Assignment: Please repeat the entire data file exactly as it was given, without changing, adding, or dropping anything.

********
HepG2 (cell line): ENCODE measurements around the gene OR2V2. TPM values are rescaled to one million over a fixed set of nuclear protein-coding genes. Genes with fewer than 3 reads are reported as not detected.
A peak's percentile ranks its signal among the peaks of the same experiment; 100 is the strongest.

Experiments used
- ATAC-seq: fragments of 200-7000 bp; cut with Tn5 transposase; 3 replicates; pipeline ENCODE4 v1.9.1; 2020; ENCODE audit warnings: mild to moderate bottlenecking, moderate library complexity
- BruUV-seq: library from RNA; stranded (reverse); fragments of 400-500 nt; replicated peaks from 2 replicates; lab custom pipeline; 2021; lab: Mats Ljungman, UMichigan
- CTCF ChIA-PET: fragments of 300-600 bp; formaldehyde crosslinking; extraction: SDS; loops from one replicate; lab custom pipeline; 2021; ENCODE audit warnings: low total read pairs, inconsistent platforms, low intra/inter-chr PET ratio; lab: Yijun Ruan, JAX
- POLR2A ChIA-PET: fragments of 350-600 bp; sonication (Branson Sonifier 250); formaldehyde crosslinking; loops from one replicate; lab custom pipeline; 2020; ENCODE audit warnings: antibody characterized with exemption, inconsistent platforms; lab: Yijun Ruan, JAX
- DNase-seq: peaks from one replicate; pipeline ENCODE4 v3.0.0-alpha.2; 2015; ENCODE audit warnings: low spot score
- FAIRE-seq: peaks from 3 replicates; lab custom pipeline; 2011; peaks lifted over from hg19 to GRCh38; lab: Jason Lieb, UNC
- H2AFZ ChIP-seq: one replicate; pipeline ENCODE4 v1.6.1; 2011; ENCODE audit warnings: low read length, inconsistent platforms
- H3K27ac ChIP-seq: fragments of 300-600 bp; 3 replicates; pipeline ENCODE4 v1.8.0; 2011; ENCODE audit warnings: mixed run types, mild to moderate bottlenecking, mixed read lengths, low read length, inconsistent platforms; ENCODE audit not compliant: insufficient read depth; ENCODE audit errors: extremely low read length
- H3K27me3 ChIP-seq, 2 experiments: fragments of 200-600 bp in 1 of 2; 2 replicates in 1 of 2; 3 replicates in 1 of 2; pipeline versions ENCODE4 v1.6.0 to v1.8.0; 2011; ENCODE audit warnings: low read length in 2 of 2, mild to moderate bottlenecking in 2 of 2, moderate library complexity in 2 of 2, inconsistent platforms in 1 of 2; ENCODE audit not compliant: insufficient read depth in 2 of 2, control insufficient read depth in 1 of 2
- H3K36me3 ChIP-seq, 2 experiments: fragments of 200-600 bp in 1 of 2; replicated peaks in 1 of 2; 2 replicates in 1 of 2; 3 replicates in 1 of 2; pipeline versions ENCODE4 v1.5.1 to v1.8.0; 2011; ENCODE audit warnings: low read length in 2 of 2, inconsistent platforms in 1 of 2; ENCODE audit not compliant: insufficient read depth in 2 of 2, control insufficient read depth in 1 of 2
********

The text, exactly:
HepG2 (cell line): ENCODE measurements around the gene OR2V2. TPM values are rescaled to one million over a fixed set of nuclear protein-coding genes. Genes with fewer than 3 reads are reported as not detected.
A peak's percentile ranks its signal among the peaks of the same experiment; 100 is the strongest.

Experiments used
- ATAC-seq: fragments of 200-7000 bp; cut with Tn5 transposase; 3 replicates; pipeline ENCODE4 v1.9.1; 2020; ENCODE audit warnings: mild to moderate bottlenecking, moderate library complexity
- BruUV-seq: library from RNA; stranded (reverse); fragments of 400-500 nt; replicated peaks from 2 replicates; lab custom pipeline; 2021; lab: Mats Ljungman, UMichigan
- CTCF ChIA-PET: fragments of 300-600 bp; formaldehyde crosslinking; extraction: SDS; loops from one replicate; lab custom pipeline; 2021; ENCODE audit warnings: low total read pairs, inconsistent platforms, low intra/inter-chr PET ratio; lab: Yijun Ruan, JAX
- POLR2A ChIA-PET: fragments of 350-600 bp; sonication (Branson Sonifier 250); formaldehyde crosslinking; loops from one replicate; lab custom pipeline; 2020; ENCODE audit warnings: antibody characterized with exemption, inconsistent platforms; lab: Yijun Ruan, JAX
- DNase-seq: peaks from one replicate; pipeline ENCODE4 v3.0.0-alpha.2; 2015; ENCODE audit warnings: low spot score
- FAIRE-seq: peaks from 3 replicates; lab custom pipeline; 2011; peaks lifted over from hg19 to GRCh38; lab: Jason Lieb, UNC
- H2AFZ ChIP-seq: one replicate; pipeline ENCODE4 v1.6.1; 2011; ENCODE audit warnings: low read length, inconsistent platforms
- H3K27ac ChIP-seq: fragments of 300-600 bp; 3 replicates; pipeline ENCODE4 v1.8.0; 2011; ENCODE audit warnings: mixed run types, mild to moderate bottlenecking, mixed read lengths, low read length, inconsistent platforms; ENCODE audit not compliant: insufficient read depth; ENCODE audit errors: extremely low read length
- H3K27me3 ChIP-seq, 2 experiments: fragments of 200-600 bp in 1 of 2; 2 replicates in 1 of 2; 3 replicates in 1 of 2; pipeline versions ENCODE4 v1.6.0 to v1.8.0; 2011; ENCODE audit warnings: low read length in 2 of 2, mild to moderate bottlenecking in 2 of 2, moderate library complexity in 2 of 2, inconsistent platforms in 1 of 2; ENCODE audit not compliant: insufficient read depth in 2 of 2, control insufficient read depth in 1 of 2
- H3K36me3 ChIP-seq, 2 experiments: fragments of 200-600 bp in 1 of 2; replicated peaks in 1 of 2; 2 replicates in 1 of 2; 3 replicates in 1 of 2; pipeline versions ENCODE4 v1.5.1 to v1.8.0; 2011; ENCODE audit warnings: low read length in 2 of 2, inconsistent platforms in 1 of 2; ENCODE audit not compliant: insufficient read depth in 2 of 2, control insufficient read depth in 1 of 2